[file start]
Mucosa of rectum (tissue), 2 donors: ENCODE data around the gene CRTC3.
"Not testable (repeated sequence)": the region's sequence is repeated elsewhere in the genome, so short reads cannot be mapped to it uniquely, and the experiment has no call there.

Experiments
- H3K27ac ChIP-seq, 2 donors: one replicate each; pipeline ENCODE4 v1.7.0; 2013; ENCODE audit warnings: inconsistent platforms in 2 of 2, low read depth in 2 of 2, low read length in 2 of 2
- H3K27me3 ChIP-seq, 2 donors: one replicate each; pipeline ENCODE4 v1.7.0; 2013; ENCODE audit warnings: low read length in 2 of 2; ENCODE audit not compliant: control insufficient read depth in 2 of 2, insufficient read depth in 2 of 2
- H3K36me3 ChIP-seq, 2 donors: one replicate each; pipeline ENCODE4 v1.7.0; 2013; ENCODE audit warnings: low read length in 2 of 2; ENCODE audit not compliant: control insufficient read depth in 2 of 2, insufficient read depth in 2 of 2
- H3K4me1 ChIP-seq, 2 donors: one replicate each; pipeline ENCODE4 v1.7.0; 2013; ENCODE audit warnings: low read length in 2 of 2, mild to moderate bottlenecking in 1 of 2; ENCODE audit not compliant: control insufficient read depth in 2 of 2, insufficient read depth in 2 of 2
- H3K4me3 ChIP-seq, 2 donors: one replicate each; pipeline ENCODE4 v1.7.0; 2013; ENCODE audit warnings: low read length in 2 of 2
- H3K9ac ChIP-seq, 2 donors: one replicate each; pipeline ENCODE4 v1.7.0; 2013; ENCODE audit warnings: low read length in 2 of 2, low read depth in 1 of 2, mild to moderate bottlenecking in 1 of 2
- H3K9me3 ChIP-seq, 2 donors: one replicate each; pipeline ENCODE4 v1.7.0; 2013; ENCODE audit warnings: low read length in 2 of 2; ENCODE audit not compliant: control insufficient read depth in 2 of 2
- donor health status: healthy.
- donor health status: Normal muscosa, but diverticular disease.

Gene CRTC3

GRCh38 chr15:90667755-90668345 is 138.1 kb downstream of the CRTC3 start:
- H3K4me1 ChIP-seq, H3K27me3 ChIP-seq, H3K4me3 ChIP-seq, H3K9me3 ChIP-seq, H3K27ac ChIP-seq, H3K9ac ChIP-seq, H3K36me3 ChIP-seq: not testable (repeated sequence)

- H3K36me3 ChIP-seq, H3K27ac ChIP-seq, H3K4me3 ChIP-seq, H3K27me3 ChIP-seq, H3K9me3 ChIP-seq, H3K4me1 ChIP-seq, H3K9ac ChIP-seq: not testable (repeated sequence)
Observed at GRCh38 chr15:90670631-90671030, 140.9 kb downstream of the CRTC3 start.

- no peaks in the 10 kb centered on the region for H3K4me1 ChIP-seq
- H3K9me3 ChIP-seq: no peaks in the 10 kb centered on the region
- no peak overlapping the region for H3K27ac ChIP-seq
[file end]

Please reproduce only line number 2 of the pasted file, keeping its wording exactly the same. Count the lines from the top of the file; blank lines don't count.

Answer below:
"Not testable (repeated sequence)": the region's sequence is repeated elsewhere in the genome, so short reads cannot be mapped to it uniquely, and the experiment has no call there.